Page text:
803 Squadron went ashore at the Orkney Islands to operate from Hatston, along with 801 Squadron, flying missions to the Norwegian coast around Bergen and keeping up the pressure on the Germans during the crucial summer and autumn of 1940 (meanwhile 800 Squadron had stayed with the
Ark Royal as it sailed for the Mediterranean). Shipping and the numerous oil tank installations around Bergen, were the most common target for the Skuas and they proved much more effective than conventional "level" bombers but they met increasing numbers of Messerschmitt Bf109 fighters and these took an escalating toll. On the 13th of September, two Skuas were lost to Bf109s of JG5 (The famous test pilot Captain Eric "Winkle" Brown participated in one of these raids). Also during this period, the aircraft carrier HMS Furious was used for brief missions to enable the Skuas to strike at targets further north along the Norwegian coast. Following one such attack by 801 Squadron launched from Furious against Trondheim on 22nd September Skua L2942 piloted by Sub Lt Bernard Wigginton with Leading Aircraftsman Kenneth King as his gunner, was unable to find the Furious and had to crash land in neutral Sweden; the first allied aircraft to do so.⁴ HMS Furious was used to launch another such attack by 801 Squadron this time against Tromso on 16th October, when another Skua was forced to land in Sweden.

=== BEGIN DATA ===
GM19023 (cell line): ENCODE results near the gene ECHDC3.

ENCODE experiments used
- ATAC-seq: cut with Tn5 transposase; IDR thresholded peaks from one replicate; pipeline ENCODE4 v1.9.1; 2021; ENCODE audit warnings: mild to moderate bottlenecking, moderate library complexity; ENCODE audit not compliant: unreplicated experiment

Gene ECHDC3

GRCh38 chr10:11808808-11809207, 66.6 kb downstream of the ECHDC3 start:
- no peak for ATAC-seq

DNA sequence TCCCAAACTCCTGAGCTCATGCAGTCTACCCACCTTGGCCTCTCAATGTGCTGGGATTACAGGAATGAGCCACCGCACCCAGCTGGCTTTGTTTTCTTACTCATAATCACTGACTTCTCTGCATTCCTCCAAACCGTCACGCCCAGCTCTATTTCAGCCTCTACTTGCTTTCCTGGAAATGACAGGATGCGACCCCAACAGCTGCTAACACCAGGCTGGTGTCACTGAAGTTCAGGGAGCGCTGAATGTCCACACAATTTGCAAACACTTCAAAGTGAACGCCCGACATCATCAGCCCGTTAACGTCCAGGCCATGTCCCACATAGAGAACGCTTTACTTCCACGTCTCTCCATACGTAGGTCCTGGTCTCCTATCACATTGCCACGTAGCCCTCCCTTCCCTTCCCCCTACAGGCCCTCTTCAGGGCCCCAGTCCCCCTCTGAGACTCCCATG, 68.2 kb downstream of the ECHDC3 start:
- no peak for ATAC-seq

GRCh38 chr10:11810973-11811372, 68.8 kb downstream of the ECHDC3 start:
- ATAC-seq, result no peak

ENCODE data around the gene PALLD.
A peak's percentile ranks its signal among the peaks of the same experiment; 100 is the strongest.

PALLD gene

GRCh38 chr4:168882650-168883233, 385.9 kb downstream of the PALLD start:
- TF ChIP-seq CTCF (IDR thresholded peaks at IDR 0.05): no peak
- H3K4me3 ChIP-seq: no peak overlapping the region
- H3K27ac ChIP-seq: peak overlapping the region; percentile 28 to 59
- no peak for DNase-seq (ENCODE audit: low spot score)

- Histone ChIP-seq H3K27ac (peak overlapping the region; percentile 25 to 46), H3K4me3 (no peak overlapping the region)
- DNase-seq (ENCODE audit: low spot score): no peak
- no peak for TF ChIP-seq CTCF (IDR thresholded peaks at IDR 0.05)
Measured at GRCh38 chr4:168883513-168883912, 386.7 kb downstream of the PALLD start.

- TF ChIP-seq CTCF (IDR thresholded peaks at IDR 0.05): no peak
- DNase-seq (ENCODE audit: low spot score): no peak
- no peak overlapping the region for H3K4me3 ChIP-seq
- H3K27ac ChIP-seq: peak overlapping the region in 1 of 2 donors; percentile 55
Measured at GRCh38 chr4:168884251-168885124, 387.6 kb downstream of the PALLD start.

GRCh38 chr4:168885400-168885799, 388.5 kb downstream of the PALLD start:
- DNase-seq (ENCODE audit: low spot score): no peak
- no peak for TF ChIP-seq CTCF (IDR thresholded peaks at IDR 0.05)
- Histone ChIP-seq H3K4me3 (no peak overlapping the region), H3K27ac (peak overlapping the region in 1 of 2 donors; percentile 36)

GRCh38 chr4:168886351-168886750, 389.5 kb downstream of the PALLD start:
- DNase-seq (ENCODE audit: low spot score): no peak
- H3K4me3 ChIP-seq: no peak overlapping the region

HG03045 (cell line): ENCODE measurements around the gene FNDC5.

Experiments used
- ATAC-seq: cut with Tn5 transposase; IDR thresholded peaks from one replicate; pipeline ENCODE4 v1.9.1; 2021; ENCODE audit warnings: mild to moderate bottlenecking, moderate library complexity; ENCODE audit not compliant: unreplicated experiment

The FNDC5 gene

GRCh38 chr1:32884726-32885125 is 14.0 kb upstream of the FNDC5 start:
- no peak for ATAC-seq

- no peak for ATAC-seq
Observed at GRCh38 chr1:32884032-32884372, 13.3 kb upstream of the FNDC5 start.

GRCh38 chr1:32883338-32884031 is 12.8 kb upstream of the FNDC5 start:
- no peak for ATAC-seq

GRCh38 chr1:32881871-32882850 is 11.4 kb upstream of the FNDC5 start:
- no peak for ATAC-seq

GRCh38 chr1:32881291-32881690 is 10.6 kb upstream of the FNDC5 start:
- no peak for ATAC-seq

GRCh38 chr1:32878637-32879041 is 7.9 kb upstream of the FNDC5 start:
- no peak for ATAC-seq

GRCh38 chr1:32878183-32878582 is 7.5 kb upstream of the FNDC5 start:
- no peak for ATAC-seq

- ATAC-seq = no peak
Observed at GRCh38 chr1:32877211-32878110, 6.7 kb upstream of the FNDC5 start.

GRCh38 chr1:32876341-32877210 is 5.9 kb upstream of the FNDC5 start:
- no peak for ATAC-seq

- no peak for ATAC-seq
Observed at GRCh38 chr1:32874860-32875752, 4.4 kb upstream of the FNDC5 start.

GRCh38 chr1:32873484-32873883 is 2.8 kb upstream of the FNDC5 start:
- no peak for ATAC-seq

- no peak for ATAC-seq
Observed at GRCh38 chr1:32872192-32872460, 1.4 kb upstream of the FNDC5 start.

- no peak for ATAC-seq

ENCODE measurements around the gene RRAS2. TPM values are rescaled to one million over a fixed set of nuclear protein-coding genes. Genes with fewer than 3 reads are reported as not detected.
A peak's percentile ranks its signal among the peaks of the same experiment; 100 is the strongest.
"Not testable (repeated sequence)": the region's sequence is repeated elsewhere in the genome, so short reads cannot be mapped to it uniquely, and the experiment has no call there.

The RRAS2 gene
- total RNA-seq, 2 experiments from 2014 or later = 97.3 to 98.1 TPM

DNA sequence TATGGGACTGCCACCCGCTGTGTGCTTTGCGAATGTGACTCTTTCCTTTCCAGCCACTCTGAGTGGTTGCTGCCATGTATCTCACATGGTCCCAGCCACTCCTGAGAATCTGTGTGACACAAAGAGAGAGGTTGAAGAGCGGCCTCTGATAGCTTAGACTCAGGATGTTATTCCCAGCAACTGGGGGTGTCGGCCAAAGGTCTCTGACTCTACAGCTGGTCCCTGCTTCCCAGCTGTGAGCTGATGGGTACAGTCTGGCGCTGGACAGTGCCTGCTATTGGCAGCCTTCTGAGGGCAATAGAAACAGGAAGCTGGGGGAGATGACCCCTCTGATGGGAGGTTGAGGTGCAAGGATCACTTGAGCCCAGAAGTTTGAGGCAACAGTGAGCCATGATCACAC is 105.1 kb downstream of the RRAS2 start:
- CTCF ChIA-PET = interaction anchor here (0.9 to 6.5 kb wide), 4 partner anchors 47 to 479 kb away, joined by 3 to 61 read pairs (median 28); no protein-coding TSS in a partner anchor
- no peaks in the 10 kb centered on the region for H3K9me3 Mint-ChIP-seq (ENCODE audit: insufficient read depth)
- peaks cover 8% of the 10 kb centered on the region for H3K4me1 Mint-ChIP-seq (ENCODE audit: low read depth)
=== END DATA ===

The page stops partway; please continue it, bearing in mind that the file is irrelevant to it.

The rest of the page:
On the left of the picture, a huge black mushroom cloud rises while ripples from other bomb blasts fan out in the water after a raid by Skuas on a fuel installation at Dolvik not far from the modern Bergen airport.